OU football: Sooners' Jones and Longhorns' Ash not so different
The starting quarterbacks in this year’s Red River Rivalry are supposed to be, at least in fans' minds, enemies both on-and-off the field. But a closer look reveals they aren’t that different.
The Sooners' four-year starter senior Landry Jones was raised in Artesia, N.M., and led his high school to back-to-back state championships during his junior and senior seasons. Longhorns sophomore David Ash left Belton High School in Belton, Texas, as its career leader in passing yards, completions, and touchdowns.
Both quarterbacks were four-star prospects, listed as pocket passers with above average arms and were selected as ESPNU 150 recruits in their respective classes.
Entering their freshman years, they were expected to be back ups to the returning starters but were thrown into the spotlight when the unexpected occurred.
Jones, a redshirt freshman, was forced into action when Heisman-winning quarterback Sam Bradford was injured in the Sooners' first game of the 2009 season.
Ash, a true freshman along with redshirt freshman Case McCoy, was sent in after Garrett Gilbert, who currently plays at SMU, preformed poorly in the first two games of the 2011 season.
Jones, along with the rest of the Sooners, struggled to replace Bradford and other injured stars but finished the season defeating back-to-back ranked opponents to give the Sooners an 8-5 record. Jones had 3,198 passing yards, 26 touchdowns and 14 interceptions while completing 58.1 percent of his passes.
Ash and McCoy rotated at quarterback for the remainder of the season, guiding the Longhorns to an 8-5 record. Ash threw for 1,079 yards, had four touchdowns and eight interceptions while completing 56.9 percent of his passes.
Both Jones and Ash fought off competition during their sophomore years to retain and become the starting quarterbacks.
Jones’ sophomore season was his best statistical season of his career, throwing for 4,718 yards, 36 touchdowns and only 12 interceptions while guiding the Sooners to 12-2 record, winning the Big 12 Championship and the 2011 Fiesta Bowl.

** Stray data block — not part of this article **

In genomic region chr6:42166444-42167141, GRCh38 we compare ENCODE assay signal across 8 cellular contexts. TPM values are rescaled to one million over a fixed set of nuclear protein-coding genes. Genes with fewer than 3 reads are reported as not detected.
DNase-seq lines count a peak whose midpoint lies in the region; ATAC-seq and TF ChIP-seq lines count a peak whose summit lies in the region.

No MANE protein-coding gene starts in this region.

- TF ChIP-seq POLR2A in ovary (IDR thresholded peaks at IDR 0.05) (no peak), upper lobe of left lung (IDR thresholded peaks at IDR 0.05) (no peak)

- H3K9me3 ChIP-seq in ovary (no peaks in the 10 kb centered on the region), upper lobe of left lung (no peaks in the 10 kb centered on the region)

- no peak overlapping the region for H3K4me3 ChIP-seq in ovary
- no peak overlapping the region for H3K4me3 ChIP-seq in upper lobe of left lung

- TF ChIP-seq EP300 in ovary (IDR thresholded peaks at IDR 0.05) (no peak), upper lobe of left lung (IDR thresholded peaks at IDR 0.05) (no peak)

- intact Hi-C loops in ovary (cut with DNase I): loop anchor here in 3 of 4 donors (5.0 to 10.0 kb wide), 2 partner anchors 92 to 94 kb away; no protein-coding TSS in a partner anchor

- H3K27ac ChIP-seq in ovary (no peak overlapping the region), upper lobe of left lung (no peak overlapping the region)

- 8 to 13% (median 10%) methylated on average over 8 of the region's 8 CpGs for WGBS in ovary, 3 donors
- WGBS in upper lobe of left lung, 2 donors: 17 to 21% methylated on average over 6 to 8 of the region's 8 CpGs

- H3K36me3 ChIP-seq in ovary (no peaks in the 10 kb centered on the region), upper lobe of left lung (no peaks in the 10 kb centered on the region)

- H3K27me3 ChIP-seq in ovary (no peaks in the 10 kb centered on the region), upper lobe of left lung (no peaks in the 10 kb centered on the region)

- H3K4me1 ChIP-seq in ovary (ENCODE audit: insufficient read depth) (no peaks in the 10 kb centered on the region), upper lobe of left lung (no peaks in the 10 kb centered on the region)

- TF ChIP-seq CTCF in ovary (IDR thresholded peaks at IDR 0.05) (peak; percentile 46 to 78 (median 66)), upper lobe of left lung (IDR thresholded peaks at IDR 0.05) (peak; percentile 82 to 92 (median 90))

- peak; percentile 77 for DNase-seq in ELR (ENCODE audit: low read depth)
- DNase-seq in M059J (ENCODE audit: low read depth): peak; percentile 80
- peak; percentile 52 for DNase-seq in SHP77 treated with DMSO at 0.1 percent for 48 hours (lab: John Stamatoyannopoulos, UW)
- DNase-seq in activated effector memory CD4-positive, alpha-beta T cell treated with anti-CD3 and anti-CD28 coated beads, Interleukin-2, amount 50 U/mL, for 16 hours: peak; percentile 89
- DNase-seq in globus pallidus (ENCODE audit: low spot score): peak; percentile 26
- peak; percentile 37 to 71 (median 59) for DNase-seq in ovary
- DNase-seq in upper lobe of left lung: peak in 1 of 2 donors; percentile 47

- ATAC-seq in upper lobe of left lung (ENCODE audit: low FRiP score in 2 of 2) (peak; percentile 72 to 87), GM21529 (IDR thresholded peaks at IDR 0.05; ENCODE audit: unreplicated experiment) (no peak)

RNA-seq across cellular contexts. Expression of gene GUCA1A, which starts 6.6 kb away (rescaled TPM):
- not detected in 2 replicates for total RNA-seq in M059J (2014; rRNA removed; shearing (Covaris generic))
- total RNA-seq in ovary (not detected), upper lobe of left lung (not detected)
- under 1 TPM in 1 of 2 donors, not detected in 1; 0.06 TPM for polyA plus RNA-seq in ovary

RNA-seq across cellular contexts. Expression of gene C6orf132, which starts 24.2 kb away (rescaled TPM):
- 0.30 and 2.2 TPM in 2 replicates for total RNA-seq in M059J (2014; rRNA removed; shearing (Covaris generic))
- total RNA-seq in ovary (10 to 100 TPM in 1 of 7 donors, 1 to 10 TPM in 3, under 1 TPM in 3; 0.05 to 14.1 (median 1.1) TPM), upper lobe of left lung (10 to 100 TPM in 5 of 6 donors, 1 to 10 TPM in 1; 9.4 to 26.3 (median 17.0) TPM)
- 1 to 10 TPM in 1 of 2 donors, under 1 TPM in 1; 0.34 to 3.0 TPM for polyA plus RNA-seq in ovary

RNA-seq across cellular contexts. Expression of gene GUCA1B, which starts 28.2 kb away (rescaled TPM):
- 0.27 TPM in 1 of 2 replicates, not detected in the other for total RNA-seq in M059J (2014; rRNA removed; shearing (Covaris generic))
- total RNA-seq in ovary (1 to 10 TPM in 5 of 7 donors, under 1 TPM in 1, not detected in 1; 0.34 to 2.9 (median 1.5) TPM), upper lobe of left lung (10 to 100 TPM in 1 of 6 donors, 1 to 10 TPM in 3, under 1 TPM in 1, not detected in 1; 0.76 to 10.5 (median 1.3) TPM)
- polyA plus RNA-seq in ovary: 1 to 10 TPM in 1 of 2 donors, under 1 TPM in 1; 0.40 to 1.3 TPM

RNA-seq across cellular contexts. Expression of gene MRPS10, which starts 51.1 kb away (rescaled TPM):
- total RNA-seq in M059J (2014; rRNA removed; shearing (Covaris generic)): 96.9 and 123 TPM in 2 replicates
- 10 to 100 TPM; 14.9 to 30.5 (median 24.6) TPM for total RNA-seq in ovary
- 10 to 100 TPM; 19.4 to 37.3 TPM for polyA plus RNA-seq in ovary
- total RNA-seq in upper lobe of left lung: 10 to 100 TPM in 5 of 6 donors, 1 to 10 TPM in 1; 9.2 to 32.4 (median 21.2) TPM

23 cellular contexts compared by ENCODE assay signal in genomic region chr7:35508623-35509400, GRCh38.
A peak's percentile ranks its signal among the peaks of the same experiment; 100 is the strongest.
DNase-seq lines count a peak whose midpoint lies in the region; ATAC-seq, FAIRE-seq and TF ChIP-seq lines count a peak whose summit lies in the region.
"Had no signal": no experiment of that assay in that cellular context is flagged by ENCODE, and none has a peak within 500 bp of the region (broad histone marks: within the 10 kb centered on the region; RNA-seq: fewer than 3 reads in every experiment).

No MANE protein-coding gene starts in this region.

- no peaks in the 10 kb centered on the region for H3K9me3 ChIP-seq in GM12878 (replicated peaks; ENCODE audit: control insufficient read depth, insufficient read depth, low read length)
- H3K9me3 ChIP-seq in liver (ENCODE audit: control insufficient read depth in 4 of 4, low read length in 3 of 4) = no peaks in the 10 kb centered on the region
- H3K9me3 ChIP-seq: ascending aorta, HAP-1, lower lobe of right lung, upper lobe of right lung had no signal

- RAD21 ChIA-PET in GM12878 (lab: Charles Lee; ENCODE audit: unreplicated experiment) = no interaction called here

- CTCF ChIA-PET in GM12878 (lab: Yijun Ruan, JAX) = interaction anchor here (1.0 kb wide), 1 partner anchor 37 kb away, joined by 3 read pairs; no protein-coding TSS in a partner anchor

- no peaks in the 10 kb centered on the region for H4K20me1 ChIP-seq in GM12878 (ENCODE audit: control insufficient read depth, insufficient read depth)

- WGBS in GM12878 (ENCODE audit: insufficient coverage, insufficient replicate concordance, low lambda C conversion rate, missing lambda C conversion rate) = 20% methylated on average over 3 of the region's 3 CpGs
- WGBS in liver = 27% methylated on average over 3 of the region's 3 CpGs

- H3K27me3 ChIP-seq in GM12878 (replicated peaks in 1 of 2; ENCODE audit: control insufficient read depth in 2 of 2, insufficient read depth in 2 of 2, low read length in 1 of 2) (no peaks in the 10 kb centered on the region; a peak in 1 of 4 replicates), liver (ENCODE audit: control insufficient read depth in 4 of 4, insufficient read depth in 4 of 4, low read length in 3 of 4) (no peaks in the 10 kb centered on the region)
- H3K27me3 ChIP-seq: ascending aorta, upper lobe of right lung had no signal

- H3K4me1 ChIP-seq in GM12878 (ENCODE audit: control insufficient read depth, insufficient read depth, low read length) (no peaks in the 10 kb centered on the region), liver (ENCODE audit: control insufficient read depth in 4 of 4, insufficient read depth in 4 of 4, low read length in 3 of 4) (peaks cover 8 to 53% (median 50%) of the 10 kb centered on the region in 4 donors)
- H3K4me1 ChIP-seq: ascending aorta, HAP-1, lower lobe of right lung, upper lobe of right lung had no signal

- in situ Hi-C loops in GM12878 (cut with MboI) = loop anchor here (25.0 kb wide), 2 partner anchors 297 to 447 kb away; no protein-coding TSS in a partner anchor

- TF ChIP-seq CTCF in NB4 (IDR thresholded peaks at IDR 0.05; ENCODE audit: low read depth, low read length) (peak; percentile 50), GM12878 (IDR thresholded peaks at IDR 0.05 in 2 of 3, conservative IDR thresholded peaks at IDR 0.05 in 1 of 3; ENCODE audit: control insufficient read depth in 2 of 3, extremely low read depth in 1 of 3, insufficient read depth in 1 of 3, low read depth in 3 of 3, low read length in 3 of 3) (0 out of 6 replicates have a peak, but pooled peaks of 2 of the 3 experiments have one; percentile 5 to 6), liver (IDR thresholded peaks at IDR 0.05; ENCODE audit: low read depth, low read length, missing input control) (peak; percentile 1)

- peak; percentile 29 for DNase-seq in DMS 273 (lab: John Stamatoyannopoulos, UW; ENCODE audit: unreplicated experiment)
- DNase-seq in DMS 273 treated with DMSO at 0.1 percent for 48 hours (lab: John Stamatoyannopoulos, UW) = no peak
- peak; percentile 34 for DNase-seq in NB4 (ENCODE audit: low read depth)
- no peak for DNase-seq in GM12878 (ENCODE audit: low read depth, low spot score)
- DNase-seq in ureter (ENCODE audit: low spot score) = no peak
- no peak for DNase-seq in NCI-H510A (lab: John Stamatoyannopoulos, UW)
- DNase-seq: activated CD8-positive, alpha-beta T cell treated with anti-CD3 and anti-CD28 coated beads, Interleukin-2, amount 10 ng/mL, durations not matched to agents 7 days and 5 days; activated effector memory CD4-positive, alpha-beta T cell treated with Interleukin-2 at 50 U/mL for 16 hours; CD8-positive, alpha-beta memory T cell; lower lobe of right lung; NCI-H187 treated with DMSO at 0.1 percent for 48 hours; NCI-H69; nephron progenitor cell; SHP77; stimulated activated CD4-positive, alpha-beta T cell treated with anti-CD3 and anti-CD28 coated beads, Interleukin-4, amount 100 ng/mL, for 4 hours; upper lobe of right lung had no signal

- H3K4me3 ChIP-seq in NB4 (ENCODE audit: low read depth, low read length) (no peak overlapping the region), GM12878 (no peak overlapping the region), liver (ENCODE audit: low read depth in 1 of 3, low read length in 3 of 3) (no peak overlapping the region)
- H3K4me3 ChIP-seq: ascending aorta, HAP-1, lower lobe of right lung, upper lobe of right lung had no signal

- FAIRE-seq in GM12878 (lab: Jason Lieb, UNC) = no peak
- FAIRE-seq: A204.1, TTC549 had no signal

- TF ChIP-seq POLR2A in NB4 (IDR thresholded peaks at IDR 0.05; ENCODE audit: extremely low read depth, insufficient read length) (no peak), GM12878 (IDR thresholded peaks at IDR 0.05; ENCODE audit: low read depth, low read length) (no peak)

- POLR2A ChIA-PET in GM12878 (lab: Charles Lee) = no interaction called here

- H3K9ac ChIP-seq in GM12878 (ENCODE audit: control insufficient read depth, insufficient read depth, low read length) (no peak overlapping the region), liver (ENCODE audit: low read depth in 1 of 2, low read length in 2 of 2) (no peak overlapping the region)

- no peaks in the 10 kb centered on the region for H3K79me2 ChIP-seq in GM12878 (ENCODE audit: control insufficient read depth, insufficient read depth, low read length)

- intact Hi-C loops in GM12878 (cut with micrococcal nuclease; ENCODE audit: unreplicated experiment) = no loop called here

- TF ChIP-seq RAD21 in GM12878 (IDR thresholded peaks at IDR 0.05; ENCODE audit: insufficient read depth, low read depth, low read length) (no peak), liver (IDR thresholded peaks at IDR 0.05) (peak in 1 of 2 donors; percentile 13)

Ash has thrown for 1,276 yards, 11 touchdowns and one interception, helping the Longhorns to a 4-1 record coming into this weekend.
Both quarterbacks also faced the challenge of being the new quarterback after one of the greatest quarterbacks left the school.
Jones has faced the pressure of replacing Bradford since he stepped onto the field three years ago instead of being thought of as the Sooners all-time career leader in touchdowns, passing yards and tied for the most wins in school history.
Ash has helped the Longhorn faithful forget about Gilbert’s one season as a starter, but some still yearn for Colt McCoy, Texas' career leader in passing yards, touchdowns, wins and completion percentage.
Jones owns a 2-0 advantage against the Longhorns as a starter, including a 55-17 dismantling that was Ash’s first experience in the Red River Rivalry. Jones threw for 367 yards and three touchdowns while Ash had 109 yards, one touchdown and two interceptions.
Both quarterbacks enter this year’s matchup with only one loss, each coming against ranked teams at home.
Jones is coming off a rebound performance at Texas Tech, silencing calls for sophomore Blake Bell to take over as the starter. He threw for 259 yards and two touchdowns before calling it a day early in the fourth quarter with the Sooners up big.
Ash is fresh off a loss to West Virginia in which he threw for 269 yards and one touchdown while completing 75.9 percent of his passes. He had the Longhorns in position to take the lead before fumbling a snap, and the drive ended with Texas missing a field goal that would have tied the game.
However, down by 10 with 1:18 left on the clock, Ash cut the lead down to three with 14 seconds left in the game after throwing a touchdown pass to senior wide receiver Marquise Goodwin.
So, although the Sooners have the advantage at quarterback with Jones, he and Ash are not as different as fans might think.